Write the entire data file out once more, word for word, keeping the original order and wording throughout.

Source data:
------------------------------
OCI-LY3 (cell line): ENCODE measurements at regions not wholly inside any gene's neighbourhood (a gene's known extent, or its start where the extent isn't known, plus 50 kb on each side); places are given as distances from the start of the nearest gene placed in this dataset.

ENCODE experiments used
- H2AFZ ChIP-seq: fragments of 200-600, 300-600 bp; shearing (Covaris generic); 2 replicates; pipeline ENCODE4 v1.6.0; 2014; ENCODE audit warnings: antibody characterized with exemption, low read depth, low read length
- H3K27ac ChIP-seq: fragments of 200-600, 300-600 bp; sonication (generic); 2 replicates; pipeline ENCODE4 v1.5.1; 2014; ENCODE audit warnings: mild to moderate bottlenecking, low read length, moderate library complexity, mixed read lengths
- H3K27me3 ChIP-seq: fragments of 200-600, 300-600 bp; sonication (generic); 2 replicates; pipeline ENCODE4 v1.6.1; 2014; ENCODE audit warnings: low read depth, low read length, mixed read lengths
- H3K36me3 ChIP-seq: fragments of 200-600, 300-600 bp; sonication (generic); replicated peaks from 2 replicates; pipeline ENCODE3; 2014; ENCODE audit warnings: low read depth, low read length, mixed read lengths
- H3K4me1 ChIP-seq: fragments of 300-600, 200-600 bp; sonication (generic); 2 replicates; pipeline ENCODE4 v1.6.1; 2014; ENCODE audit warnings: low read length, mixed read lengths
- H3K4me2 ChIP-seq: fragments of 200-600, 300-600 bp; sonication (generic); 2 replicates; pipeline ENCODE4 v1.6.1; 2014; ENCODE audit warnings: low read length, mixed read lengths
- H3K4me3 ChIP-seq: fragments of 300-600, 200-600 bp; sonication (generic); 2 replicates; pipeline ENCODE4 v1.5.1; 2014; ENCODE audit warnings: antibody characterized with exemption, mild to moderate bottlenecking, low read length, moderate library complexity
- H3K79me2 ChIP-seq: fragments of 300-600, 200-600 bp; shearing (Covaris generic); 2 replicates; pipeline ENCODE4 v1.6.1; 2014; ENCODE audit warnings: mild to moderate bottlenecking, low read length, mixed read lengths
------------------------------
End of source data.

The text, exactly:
OCI-LY3 (cell line): ENCODE measurements at regions not wholly inside any gene's neighbourhood (a gene's known extent, or its start where the extent isn't known, plus 50 kb on each side); places are given as distances from the start of the nearest gene placed in this dataset.

ENCODE experiments used
- H2AFZ ChIP-seq: fragments of 200-600, 300-600 bp; shearing (Covaris generic); 2 replicates; pipeline ENCODE4 v1.6.0; 2014; ENCODE audit warnings: antibody characterized with exemption, low read depth, low read length
- H3K27ac ChIP-seq: fragments of 200-600, 300-600 bp; sonication (generic); 2 replicates; pipeline ENCODE4 v1.5.1; 2014; ENCODE audit warnings: mild to moderate bottlenecking, low read length, moderate library complexity, mixed read lengths
- H3K27me3 ChIP-seq: fragments of 200-600, 300-600 bp; sonication (generic); 2 replicates; pipeline ENCODE4 v1.6.1; 2014; ENCODE audit warnings: low read depth, low read length, mixed read lengths
- H3K36me3 ChIP-seq: fragments of 200-600, 300-600 bp; sonication (generic); replicated peaks from 2 replicates; pipeline ENCODE3; 2014; ENCODE audit warnings: low read depth, low read length, mixed read lengths
- H3K4me1 ChIP-seq: fragments of 300-600, 200-600 bp; sonication (generic); 2 replicates; pipeline ENCODE4 v1.6.1; 2014; ENCODE audit warnings: low read length, mixed read lengths
- H3K4me2 ChIP-seq: fragments of 200-600, 300-600 bp; sonication (generic); 2 replicates; pipeline ENCODE4 v1.6.1; 2014; ENCODE audit warnings: low read length, mixed read lengths
- H3K4me3 ChIP-seq: fragments of 300-600, 200-600 bp; sonication (generic); 2 replicates; pipeline ENCODE4 v1.5.1; 2014; ENCODE audit warnings: antibody characterized with exemption, mild to moderate bottlenecking, low read length, moderate library complexity
- H3K79me2 ChIP-seq: fragments of 300-600, 200-600 bp; shearing (Covaris generic); 2 replicates; pipeline ENCODE4 v1.6.1; 2014; ENCODE audit warnings: mild to moderate bottlenecking, low read length, mixed read lengths